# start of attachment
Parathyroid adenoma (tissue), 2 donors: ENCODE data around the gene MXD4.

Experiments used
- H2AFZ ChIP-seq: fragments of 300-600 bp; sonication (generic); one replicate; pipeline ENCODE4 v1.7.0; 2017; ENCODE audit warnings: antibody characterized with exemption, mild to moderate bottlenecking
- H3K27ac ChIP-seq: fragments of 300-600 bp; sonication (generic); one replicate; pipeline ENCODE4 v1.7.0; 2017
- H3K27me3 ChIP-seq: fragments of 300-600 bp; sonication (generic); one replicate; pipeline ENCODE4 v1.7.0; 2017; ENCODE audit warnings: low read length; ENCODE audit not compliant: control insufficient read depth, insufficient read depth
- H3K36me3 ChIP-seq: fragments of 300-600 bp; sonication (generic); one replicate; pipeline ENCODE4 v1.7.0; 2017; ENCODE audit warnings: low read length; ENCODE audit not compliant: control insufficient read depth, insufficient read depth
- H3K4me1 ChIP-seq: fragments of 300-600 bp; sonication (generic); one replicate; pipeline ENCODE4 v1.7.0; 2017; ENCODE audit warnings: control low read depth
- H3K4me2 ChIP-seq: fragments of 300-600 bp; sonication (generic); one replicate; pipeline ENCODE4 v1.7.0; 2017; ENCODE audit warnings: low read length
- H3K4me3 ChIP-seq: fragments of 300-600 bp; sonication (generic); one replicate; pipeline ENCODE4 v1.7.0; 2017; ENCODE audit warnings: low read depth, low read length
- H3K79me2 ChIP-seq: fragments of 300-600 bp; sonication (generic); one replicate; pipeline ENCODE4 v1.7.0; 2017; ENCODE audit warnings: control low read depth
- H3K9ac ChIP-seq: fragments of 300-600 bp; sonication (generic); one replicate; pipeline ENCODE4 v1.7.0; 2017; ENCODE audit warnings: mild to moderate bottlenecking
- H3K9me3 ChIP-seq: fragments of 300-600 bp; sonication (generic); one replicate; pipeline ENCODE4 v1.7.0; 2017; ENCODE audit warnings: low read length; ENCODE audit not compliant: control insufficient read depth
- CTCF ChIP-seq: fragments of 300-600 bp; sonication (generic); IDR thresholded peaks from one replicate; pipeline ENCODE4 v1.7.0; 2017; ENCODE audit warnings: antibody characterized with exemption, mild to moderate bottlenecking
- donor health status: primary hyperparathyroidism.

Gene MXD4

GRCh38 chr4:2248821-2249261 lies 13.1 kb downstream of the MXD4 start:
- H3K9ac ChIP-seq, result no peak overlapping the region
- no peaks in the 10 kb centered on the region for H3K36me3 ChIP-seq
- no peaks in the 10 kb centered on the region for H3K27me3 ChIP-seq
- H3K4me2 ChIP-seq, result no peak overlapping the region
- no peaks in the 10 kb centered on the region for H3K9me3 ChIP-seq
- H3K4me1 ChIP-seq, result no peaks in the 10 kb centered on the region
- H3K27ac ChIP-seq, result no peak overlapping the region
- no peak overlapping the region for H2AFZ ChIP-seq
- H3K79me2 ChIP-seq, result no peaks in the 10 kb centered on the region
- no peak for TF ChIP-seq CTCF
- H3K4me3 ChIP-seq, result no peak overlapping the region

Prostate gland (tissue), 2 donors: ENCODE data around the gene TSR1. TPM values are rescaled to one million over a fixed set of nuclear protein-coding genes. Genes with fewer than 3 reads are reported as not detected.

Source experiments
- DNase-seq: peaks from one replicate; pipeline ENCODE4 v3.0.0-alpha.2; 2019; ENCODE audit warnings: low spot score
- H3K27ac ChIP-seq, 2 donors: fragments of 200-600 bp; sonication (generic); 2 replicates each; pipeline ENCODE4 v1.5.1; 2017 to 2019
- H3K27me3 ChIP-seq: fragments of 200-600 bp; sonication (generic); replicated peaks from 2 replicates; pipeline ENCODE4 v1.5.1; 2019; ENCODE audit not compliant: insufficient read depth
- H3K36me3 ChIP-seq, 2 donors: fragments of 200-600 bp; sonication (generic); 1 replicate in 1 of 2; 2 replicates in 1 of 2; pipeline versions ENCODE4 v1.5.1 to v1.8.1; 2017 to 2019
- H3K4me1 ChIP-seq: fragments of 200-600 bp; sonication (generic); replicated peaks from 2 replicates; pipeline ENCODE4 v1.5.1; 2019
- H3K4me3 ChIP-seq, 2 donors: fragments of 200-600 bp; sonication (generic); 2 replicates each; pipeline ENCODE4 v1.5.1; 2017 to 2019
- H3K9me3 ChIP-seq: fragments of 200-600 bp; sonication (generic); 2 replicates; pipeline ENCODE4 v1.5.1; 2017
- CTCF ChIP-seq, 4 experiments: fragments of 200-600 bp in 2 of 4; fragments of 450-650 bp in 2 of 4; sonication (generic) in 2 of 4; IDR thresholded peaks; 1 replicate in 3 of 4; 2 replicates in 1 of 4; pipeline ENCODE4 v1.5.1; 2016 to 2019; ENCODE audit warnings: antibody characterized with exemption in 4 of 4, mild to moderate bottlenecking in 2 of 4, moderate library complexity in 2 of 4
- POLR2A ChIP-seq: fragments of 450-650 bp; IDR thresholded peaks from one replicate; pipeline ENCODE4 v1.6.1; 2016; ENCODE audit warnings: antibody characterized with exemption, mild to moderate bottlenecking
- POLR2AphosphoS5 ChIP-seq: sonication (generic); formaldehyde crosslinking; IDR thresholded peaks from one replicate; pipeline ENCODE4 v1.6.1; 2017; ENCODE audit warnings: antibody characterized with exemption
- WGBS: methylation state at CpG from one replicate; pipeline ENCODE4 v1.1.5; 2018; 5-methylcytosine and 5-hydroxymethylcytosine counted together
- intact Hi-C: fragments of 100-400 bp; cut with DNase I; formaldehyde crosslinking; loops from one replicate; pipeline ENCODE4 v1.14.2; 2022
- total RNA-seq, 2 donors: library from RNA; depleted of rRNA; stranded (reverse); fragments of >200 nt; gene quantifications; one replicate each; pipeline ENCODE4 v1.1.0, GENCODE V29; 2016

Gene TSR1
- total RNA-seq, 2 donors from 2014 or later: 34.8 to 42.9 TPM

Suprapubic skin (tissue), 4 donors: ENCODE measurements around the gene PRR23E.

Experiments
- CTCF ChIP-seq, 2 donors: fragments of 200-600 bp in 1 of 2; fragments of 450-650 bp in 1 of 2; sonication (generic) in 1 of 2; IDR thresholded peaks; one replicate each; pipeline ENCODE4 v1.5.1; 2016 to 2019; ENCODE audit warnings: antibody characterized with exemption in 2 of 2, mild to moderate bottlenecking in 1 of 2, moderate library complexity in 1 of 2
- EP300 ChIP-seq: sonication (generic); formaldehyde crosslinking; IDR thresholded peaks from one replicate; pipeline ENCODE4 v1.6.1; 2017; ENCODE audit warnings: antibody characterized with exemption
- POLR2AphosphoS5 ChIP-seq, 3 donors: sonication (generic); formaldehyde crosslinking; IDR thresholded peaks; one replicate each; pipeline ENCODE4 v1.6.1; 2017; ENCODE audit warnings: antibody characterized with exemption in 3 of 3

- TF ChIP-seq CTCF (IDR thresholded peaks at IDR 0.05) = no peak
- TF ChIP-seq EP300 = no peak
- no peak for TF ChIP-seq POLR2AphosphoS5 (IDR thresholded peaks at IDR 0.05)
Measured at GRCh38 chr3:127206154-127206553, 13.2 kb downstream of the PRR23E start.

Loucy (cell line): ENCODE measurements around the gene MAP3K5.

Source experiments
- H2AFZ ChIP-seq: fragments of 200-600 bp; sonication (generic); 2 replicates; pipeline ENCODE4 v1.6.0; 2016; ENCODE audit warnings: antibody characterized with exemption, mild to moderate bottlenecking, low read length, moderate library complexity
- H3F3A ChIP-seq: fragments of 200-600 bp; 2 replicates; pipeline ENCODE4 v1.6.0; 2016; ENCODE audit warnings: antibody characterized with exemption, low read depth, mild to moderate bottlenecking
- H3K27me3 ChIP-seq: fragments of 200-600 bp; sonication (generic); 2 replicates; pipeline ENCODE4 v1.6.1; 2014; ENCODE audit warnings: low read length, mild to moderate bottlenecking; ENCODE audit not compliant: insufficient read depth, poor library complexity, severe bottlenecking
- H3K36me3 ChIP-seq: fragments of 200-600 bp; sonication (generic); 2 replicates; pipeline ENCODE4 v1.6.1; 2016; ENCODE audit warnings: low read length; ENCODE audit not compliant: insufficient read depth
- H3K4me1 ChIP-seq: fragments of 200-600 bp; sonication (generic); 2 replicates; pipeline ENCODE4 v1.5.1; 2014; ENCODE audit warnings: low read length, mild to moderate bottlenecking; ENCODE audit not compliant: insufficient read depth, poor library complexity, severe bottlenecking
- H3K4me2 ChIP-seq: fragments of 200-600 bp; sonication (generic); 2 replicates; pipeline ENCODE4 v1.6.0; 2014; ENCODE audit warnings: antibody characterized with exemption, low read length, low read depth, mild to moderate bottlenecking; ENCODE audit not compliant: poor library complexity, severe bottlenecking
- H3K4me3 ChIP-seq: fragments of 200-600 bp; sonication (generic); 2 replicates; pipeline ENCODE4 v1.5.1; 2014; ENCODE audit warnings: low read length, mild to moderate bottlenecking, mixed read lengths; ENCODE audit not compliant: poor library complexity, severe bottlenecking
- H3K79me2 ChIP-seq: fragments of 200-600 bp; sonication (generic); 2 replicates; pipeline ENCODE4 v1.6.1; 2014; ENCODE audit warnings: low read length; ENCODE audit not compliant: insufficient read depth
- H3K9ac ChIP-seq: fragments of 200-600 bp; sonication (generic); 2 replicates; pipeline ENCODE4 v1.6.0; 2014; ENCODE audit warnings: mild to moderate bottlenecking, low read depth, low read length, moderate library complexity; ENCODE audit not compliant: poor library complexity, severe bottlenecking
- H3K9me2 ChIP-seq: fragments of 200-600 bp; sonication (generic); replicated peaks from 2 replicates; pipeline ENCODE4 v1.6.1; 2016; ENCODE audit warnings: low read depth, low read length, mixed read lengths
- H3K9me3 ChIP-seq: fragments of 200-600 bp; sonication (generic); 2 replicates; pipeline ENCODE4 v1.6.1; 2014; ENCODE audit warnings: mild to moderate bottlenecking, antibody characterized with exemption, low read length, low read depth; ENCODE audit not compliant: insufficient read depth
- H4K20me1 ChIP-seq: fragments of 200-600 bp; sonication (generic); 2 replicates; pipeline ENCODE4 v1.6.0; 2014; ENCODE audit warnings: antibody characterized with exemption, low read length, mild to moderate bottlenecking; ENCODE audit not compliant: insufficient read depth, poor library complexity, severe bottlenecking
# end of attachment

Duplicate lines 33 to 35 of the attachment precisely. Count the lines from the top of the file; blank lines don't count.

- H3K36me3 ChIP-seq, 2 donors: fragments of 200-600 bp; sonication (generic); 1 replicate in 1 of 2; 2 replicates in 1 of 2; pipeline versions ENCODE4 v1.5.1 to v1.8.1; 2017 to 2019
- H3K4me1 ChIP-seq: fragments of 200-600 bp; sonication (generic); replicated peaks from 2 replicates; pipeline ENCODE4 v1.5.1; 2019
- H3K4me3 ChIP-seq, 2 donors: fragments of 200-600 bp; sonication (generic); 2 replicates each; pipeline ENCODE4 v1.5.1; 2017 to 2019